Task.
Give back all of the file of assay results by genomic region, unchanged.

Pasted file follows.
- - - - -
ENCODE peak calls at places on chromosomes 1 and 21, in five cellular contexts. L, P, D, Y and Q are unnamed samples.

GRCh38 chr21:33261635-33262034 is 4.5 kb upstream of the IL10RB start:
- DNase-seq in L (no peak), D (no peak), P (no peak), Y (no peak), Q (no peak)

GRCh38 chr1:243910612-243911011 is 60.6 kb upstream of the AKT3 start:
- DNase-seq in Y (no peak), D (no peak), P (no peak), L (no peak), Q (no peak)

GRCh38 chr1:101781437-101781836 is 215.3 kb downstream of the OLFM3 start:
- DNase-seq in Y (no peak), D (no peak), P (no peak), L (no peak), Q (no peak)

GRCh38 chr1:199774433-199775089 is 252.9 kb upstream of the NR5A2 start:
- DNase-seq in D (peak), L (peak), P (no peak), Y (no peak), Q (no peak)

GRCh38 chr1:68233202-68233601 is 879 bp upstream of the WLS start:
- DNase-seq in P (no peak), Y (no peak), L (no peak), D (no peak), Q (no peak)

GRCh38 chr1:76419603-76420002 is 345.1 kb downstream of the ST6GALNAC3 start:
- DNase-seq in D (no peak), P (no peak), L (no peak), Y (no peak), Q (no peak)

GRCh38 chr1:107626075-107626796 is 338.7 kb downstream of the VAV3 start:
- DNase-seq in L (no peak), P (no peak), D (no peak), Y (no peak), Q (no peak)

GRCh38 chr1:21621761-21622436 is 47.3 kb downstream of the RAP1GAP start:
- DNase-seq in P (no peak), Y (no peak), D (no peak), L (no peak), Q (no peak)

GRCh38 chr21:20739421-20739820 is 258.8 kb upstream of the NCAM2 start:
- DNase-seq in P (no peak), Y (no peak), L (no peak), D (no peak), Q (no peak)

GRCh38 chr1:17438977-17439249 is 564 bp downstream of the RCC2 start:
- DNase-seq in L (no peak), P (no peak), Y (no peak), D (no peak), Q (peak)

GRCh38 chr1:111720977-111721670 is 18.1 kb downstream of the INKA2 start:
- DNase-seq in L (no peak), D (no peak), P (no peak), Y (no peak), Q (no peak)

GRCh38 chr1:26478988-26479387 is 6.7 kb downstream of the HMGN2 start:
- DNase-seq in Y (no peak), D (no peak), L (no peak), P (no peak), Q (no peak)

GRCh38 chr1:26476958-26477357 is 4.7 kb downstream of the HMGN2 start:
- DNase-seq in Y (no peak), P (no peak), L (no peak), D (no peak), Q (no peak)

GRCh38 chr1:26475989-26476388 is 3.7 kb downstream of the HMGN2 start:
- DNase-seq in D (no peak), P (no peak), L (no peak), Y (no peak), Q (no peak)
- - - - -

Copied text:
ENCODE peak calls at places on chromosomes 1 and 21, in five cellular contexts. L, P, D, Y and Q are unnamed samples.

GRCh38 chr21:33261635-33262034 is 4.5 kb upstream of the IL10RB start:
- DNase-seq in L (no peak), D (no peak), P (no peak), Y (no peak), Q (no peak)

GRCh38 chr1:243910612-243911011 is 60.6 kb upstream of the AKT3 start:
- DNase-seq in Y (no peak), D (no peak), P (no peak), L (no peak), Q (no peak)

GRCh38 chr1:101781437-101781836 is 215.3 kb downstream of the OLFM3 start:
- DNase-seq in Y (no peak), D (no peak), P (no peak), L (no peak), Q (no peak)

GRCh38 chr1:199774433-199775089 is 252.9 kb upstream of the NR5A2 start:
- DNase-seq in D (peak), L (peak), P (no peak), Y (no peak), Q (no peak)

GRCh38 chr1:68233202-68233601 is 879 bp upstream of the WLS start:
- DNase-seq in P (no peak), Y (no peak), L (no peak), D (no peak), Q (no peak)

GRCh38 chr1:76419603-76420002 is 345.1 kb downstream of the ST6GALNAC3 start:
- DNase-seq in D (no peak), P (no peak), L (no peak), Y (no peak), Q (no peak)

GRCh38 chr1:107626075-107626796 is 338.7 kb downstream of the VAV3 start:
- DNase-seq in L (no peak), P (no peak), D (no peak), Y (no peak), Q (no peak)

GRCh38 chr1:21621761-21622436 is 47.3 kb downstream of the RAP1GAP start:
- DNase-seq in P (no peak), Y (no peak), D (no peak), L (no peak), Q (no peak)

GRCh38 chr21:20739421-20739820 is 258.8 kb upstream of the NCAM2 start:
- DNase-seq in P (no peak), Y (no peak), L (no peak), D (no peak), Q (no peak)

GRCh38 chr1:17438977-17439249 is 564 bp downstream of the RCC2 start:
- DNase-seq in L (no peak), P (no peak), Y (no peak), D (no peak), Q (peak)

GRCh38 chr1:111720977-111721670 is 18.1 kb downstream of the INKA2 start:
- DNase-seq in L (no peak), D (no peak), P (no peak), Y (no peak), Q (no peak)

GRCh38 chr1:26478988-26479387 is 6.7 kb downstream of the HMGN2 start:
- DNase-seq in Y (no peak), D (no peak), L (no peak), P (no peak), Q (no peak)

GRCh38 chr1:26476958-26477357 is 4.7 kb downstream of the HMGN2 start:
- DNase-seq in Y (no peak), P (no peak), L (no peak), D (no peak), Q (no peak)

GRCh38 chr1:26475989-26476388 is 3.7 kb downstream of the HMGN2 start:
- DNase-seq in D (no peak), P (no peak), L (no peak), Y (no peak), Q (no peak)